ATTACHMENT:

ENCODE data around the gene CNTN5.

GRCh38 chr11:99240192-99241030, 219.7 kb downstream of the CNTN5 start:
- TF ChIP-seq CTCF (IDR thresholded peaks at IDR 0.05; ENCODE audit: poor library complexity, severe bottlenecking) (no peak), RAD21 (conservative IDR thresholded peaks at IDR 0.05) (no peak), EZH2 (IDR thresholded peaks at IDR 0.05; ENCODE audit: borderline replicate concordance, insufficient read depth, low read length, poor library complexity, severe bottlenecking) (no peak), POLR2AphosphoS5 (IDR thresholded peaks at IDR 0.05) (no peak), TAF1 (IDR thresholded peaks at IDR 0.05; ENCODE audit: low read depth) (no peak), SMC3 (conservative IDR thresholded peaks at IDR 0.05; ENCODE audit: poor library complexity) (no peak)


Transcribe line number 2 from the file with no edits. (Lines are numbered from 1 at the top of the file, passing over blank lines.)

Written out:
GRCh38 chr11:99240192-99241030, 219.7 kb downstream of the CNTN5 start: